Hashknife Time

Relish rowdiness; honor the tradition of Pony Express

Hashknife Pony Express riders know they are close to their goal when they gallop into the Payson Post Office paarking lot.

Photo by Andy Towle. |

Hashknife Pony Express riders know they are close to their goal when they gallop into the Payson Post Office paarking lot.



Happy moments are here and now, taking in these sights and sounds and Western smells, one cannot find anywhere else in the world.

It’s Hashknife time. The 55th Annual Hashknife Pony Express comes to Payson Wednesday, Jan. 30.

You can bet Rim Country youngsters are already looking forward to some rowdy times. The children learned about the annual event Jan. 9 when riders visited area schools.

Pony Express drawings from Rim Country school children are in the post offices in both Payson and Pine this week. This year, organizers of the program had judges (the postal workers) award the best efforts in each class with blue, red and white ribbons. The honors will be displayed along with the prize-winning pictures.

Riders are expected at the Payson Post Office around 4:45 p.m., Jan. 30.

A dinner for the Hashknife Riders is planned that evening at Tiny’s Family Restaurant, 600 E. Highway 260 Payson. A social hour is set from 6 p.m. to 7 p.m., with the roast beef buffet dinner following at 7 p.m. There will be a dance at the Oxbow afterward.

The cost is $20 per person. For tickets call Bonnie at (928) 951-6536. She recommends making reservations by Friday, Jan. 25.


Dreams will play in his mind of a fast horse and mail to be delivered and he, above all, will be the hero.

The riders will leave from the Payson Post Office at 10 a.m., Thursday, Jan. 31 and head to Scottsdale where they ceremonially lead the annual Parada del Sol.

On the average, three-dozen members of the posse go on the ride. Their route takes them through Holbrook, Heber, Payson, and side trip to Pine, Sunflower, Rye and Scottsdale.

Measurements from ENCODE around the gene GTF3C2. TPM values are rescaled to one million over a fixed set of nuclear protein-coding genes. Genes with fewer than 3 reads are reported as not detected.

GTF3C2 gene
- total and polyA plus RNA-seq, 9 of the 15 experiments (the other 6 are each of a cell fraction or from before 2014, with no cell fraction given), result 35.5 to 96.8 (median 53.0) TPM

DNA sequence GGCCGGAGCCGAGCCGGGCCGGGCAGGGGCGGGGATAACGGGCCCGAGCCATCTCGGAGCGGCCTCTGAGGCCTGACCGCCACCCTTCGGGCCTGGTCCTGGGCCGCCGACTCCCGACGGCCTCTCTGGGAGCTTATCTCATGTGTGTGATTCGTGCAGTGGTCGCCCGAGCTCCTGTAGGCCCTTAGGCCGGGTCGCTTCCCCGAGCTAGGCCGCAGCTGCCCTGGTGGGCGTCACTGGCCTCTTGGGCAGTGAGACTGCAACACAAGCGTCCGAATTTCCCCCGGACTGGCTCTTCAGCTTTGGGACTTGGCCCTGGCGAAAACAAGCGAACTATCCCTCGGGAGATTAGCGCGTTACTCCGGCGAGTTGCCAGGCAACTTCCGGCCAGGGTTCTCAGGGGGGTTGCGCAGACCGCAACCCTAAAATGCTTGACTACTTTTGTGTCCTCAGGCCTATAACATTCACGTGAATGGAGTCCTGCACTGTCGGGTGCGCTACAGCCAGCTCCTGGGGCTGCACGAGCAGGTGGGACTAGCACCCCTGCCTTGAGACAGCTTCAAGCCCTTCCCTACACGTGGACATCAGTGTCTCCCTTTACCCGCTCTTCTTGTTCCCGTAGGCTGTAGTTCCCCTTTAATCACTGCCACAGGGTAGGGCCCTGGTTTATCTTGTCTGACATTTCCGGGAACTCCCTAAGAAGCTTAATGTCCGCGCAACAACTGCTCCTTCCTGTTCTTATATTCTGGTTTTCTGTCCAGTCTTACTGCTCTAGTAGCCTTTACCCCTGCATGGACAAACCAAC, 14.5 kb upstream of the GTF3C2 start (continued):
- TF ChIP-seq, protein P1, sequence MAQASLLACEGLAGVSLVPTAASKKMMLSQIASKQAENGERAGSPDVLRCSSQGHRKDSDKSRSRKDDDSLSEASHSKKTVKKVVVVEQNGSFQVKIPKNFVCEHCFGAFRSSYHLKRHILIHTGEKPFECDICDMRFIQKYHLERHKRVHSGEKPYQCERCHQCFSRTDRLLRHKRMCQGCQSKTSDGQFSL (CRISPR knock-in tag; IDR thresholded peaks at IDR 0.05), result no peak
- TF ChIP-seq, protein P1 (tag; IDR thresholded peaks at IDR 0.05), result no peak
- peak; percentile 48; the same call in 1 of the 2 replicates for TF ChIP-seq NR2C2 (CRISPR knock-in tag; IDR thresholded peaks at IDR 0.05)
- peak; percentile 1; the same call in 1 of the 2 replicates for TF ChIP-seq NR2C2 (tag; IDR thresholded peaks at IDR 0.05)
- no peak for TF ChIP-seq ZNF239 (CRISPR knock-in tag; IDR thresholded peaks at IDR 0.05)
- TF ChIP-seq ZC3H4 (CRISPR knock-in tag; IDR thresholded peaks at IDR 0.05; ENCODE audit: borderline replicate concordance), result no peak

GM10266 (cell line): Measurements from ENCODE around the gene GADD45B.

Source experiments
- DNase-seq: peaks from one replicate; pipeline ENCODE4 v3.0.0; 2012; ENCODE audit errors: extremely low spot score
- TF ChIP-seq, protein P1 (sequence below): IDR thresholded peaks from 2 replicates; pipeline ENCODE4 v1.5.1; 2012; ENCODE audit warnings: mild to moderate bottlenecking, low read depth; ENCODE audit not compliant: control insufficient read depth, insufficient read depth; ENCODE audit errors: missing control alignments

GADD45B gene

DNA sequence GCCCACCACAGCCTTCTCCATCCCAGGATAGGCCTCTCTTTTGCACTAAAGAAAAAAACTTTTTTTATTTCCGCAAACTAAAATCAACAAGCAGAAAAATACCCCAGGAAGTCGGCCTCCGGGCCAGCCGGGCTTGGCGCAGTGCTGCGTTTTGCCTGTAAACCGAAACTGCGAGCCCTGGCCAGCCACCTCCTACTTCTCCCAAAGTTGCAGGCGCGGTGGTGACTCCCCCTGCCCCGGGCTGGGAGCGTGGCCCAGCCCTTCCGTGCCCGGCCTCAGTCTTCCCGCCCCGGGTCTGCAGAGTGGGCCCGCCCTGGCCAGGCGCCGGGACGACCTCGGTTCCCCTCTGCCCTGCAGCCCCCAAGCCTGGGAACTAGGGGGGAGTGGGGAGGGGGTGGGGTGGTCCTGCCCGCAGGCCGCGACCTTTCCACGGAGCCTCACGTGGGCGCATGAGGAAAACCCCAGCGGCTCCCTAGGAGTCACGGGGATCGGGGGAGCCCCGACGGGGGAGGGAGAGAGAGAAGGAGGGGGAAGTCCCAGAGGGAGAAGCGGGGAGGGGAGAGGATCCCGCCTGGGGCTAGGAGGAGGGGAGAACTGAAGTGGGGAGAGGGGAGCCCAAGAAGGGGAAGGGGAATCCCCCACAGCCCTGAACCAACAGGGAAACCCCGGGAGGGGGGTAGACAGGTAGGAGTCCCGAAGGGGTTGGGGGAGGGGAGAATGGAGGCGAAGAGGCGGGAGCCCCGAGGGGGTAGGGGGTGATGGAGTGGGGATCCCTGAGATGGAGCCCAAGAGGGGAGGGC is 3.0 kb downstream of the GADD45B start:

The Hashknife group originally referred to the crew of cowboys that worked a large Arizona ranch. The name was adopted by the Navajo County Sheriff’s Posse, based in Holbrook. The ride in honor of the Pony Express was started in 1959 and has since attracted many participants from outside the posse.

About the Pony Express (from Wikipedia)

The first Pony Express ride started from the Pikes Peak Stables in St. Joseph, Mo. April 3, 1860. The rider ran the first leg of a 2,000-mile journey to Sacramento, Calif.

In St. Joseph, the stables are still standing and serve as a museum honoring this fleeting part of the Old West.

The Pony Express only operated for 18 months, from April 1860 to October 1861, when the telegraph replaced it.

Largely California’s newfound prominence and its rapidly growing population prompted the idea of a fast mail route to the Pacific coast. After gold had been discovered there in 1848, thousands of prospectors, investors and businessmen made their way to the California Republic. By 1850 California entered the Union as a free state. By 1860 the population had grown to 380,000. The demand for a faster way to get mail and other communications to and from this western most state became even greater as the American Civil War approached.

William Russell, Alexander Majors and William Waddell were the founders of the Pony Express.

By having a short route and using mounted riders rather than traditional stagecoaches, their proposal was to establish a fast mail service between St. Joseph, Mo. and Sacramento, Calif., with letters delivered in 10 days — something many said was impossible.


Hard riding can wear your body like an old boot that doesn't fit anymore.

Russell, Majors and Waddell organized and put together the Pony Express in two months in the winter of 1860. The undertaking involved 120 riders, 184 stations, 400 horses and several hundred personnel during January and February 1860.

The Pony Express stations were about 10 miles apart; this was roughly the distance a horse could travel at a gallop before tiring. At each station stop the express rider would change to a fresh horse, taking only the mail pouch with him.

The employers stressed the importance of the pouch. They often said that, if it came to be, the horse and rider should perish before the pouch did. Riders, who could not weigh over 125 pounds, changed about every 75 to 100 miles and rode day and night. In emergencies, a given rider might ride two stages back to back, over 20 hours on a quickly moving horse.

The riders received $25 per week as pay. A comparable wage for unskilled labor at the time was about $1 per week.

Sorry, Willie and Waylon got it wrong when they advised, “Mammas Don’t Let Your Babies Grow Up To Be Cowboys” — not when the babies are as cute as the ones pictured. Check it out for yourself when the Hashknife Pony Express Riders come to Payson the afternoon of Wednesday, Jan. 30. The riders are expected at the post office at 4:45 p.m. You can also check out the great art work by the babies at area elementary schools prepared to welcome the riders. Both the Payson and Pine post offices are displaying art work by area elementary students and the best work has blue, red and white ribbons attached.


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